Last week I spoke with about 100 members of an electrical workers’ union “sportsman’s club.” We discussed the political climate and economic prospects a year after the election of Donald Trump as president. I did not ask who voted for Trump, but I am sure there were at least some Trump voters in the group.
I opened saying that some of you are “gun guys” and others here oppose abortion for religious reasons. But every one of you is a union member and a workingman or woman. Donald Trump promises a job renaissance, but has yet to deliver and it is questionable whether he can. His tax plan will definitely hurt New York State residents. His allies are virulently anti-union. His rhetoric on race and immigration exacerbates tension that divides working people. Workingmen and women, particularly white workingmen and women, helped elect Donald Trump president. They have to decide which issues will take precedence as they evaluate the Trump presidency and decide on a political strategy for the future.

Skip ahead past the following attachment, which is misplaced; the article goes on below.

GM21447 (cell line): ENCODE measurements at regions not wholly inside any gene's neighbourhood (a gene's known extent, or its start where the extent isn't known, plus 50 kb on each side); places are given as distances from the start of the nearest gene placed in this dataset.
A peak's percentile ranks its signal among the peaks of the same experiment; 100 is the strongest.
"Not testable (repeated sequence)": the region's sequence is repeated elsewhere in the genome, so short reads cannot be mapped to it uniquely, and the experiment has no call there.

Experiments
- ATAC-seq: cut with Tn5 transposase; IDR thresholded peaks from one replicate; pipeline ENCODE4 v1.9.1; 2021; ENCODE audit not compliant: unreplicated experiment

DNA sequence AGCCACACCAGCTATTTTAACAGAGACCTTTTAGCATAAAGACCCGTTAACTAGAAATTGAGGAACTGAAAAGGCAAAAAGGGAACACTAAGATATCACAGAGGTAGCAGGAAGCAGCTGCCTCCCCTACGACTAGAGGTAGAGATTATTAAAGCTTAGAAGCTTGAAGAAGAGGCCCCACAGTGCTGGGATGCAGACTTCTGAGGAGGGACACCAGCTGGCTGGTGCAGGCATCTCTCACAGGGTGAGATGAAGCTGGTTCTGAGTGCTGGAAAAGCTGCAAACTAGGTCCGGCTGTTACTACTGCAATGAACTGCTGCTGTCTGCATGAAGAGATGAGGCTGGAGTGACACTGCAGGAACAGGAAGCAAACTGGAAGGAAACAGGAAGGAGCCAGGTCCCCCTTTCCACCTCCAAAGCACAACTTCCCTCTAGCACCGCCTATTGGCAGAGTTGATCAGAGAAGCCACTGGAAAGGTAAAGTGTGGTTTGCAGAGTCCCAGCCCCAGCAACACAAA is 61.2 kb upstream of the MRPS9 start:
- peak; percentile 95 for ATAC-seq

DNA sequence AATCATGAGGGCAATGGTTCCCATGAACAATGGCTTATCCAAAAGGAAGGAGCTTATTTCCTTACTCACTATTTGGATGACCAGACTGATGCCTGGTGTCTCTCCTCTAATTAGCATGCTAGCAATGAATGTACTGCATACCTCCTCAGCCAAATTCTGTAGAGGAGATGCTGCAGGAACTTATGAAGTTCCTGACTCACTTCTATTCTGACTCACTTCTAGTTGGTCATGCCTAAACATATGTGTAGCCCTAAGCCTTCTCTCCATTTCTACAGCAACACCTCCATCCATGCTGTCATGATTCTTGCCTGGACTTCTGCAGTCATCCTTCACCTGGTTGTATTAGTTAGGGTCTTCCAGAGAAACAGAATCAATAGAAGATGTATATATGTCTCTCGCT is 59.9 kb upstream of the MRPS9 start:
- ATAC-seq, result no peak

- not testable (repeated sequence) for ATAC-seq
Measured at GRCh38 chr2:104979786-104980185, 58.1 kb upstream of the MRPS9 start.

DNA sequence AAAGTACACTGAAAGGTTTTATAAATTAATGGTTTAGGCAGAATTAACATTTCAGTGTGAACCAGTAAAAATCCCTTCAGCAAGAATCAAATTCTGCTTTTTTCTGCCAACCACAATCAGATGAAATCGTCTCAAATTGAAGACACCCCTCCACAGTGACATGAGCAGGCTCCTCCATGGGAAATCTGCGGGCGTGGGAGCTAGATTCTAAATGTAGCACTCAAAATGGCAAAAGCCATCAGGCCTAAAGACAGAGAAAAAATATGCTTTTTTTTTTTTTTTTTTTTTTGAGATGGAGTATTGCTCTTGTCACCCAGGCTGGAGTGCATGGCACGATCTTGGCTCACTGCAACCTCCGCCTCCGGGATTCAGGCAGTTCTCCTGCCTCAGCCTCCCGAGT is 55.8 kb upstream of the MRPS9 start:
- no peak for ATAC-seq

The problem of deciding what is most important among a range of issues is neither new nor easy. It is often made more difficult by people who are supposed to provide moral guidance.
Last October, in a letter that was supposed to be read at every church in the Rockville Centre, New York diocese, and in his Long Island Catholic Weekly Update, Bishop William Murphy tip-toed along the fine line separating church and state in the United States. Murphy, who retired in January 2017, beseeched parishioners to elect a president who would push the nation in the “right direction” and demanded that they “disqualify any and every” candidate for public office who supports a woman’s right to reproductive freedom.
Despite orders from the bishop, some priests refused to read the letter. As one parishioner who stormed out of church in the middle of the bishop’s letter told me, “Everyone in the church knew he was condemning Hillary Clinton and calling on us as Catholics to vote for Donald Trump.”